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Firm piles lawsuits onto 7-Eleven, claiming heavy hand



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Lawsuits are mounting against 7-Eleven, claiming the convenience store chain exerts undue control over franchisees and ‘churns’ their stores. 7-Eleven touts its low turnover rate and wants the claims dismissed. 

New Jersey law firm Marks & Klein has filed nine lawsuits over the last 18 months  against 7-Eleven in Dallas, alleging the world’s largest convenience store chain discriminates against its franchisees who are immigrants from Southeast Asia, churns stores by forcing these franchisees to give them up and then selling them to new operators, and exerts so much control over its franchisees that they are employees, not independent business owners. 

The firm filed a 10th lawsuit in late September claiming the chain also incorrectly classifies its hundreds of field consultants to avoid paying them overtime.

The circumstances behind two of the lawsuits, filed this spring on behalf of California franchisees, drew the attention of mainstream media and prompted protests in Los Angeles earlier this year. 

“In essence, 7-Eleven has been using its franchisees as free labor and stealing the equity they have in their stores,” said attorney Gerald Marks of Marks & Klein in a telephone interview. “7-Eleven has created this problem by its own hand, and we anticipate more actions soon.”

On the other hand, 7-Eleven has filed for motions to dismiss in several cases, and touted its high retention rate of franchisees in a statement. 7-Eleven is “proud of its very diverse, independent franchisee population,” the statement said.

Launched in 1927

 7-Eleven was launched as Tote’m, convenience stores that sold gasoline, by the Southland Ice Co. in Oak Cliff, Texas, in 1927. Because the stores were open from 7 a.m. to 11 p.m., Southland changed its name to 7-Eleven in 1946.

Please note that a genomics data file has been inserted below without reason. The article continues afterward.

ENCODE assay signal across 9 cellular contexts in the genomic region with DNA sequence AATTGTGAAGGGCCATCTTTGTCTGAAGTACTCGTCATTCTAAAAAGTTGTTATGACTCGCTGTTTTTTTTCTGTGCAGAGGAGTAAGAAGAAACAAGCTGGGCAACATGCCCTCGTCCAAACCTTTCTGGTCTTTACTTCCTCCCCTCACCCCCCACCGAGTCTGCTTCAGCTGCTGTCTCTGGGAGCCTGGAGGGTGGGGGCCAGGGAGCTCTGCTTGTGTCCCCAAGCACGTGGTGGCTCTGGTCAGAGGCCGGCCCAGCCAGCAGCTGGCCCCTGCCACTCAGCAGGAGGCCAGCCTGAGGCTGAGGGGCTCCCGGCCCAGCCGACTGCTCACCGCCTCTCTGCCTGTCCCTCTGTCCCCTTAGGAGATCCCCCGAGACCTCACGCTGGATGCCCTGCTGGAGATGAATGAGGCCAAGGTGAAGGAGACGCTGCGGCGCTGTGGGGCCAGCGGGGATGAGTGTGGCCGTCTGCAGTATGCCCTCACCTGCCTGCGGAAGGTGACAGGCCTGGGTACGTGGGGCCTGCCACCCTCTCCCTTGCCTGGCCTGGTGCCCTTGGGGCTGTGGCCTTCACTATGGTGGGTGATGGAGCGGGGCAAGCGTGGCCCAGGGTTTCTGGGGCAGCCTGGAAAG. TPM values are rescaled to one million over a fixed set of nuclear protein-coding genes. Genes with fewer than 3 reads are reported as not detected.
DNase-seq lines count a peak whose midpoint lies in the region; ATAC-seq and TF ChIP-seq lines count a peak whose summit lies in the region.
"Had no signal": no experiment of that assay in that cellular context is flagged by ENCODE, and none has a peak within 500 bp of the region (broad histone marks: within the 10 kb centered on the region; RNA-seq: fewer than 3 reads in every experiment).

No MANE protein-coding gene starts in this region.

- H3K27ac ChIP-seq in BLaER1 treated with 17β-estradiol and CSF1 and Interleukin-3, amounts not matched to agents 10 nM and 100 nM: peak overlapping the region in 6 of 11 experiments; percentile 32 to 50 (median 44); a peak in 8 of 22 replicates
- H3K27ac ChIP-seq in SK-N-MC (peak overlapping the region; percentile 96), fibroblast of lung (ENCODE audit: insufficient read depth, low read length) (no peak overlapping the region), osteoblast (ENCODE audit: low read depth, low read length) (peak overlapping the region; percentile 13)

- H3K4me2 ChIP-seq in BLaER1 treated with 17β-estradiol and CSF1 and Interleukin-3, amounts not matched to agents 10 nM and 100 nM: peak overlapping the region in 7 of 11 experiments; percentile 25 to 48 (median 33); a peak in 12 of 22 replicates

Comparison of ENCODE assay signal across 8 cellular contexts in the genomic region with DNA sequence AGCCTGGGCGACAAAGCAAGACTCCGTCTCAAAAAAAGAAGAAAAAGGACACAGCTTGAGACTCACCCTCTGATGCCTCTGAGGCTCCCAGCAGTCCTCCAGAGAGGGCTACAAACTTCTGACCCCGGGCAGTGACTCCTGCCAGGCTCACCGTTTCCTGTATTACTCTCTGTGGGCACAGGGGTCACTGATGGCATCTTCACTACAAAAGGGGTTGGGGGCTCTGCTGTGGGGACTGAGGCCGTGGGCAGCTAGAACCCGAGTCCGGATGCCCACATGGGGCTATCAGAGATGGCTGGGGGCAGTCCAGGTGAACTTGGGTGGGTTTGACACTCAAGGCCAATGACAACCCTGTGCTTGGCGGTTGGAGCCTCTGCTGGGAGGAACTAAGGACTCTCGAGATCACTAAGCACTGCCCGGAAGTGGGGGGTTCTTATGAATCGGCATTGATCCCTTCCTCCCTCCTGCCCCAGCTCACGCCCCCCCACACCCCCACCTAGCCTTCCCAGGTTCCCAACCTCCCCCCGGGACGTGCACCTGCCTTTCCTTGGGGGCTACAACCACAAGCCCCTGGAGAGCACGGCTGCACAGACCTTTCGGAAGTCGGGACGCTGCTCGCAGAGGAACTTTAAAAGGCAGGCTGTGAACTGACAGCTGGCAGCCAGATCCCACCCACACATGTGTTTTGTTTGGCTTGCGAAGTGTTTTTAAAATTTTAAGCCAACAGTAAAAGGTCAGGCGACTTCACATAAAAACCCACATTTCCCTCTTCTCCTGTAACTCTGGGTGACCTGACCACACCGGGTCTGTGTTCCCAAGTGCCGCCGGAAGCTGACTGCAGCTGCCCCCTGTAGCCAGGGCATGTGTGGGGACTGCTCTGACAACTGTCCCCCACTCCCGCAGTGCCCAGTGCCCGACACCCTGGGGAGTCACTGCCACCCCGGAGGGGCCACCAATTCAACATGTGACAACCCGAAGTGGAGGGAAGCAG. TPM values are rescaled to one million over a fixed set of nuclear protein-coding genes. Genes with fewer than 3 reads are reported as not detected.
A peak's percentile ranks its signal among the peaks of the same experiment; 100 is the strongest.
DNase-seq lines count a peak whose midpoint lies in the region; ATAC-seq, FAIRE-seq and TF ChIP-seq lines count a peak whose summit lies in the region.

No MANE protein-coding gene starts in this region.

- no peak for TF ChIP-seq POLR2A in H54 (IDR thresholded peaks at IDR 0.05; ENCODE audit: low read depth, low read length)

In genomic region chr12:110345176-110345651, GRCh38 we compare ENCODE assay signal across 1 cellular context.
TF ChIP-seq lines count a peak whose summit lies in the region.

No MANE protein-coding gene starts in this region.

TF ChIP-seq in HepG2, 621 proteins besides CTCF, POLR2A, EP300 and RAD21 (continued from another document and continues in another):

Southland opened its first stores outside Texas in 1954, started franchising in 1963 and grew to more than 25,000 stores worldwide. In 2005, 7-Eleven was purchased by Japan’s largest retailer, Seven & i Holdings in Tokyo, which now oversees 8,300 stores in the U.S. and 40,000 more across the globe.

“Before 2005, franchisees were partners and were making good money. Today they are minions,” said Marks & Klein attorney Louis Tambaro.

According to a lawsuit filed in July 2014, Seven & i Holdings hired West Point graduate Joseph DePinto as CEO of its U.S. division in 2005. It began an approach to business, the lawsuit alleges, that exploited franchisees by diminishing their roles and, in some cases, taking over their stores and reselling them at a profit. 

The lawsuit was filed on behalf of members of the Franchisee Owners Association of Greater Los Angeles, known as FOAGLA, and other franchise owners associations in the state.

The FOAGLA lawsuit alleges that in 2013, 7-Eleven hired 35 employees for their asset protection/loss prevention department and “instituted quotas” for the number of stores they should “take back” from franchisees. Their tactics included checking up on owners with cameras, and their targets, the lawsuit claims, were owners of profitable stores in California, New York and New Jersey, of South Asian descent, because their cultural values make them more likely to “acquiesce to coercion,” the lawsuit alleges.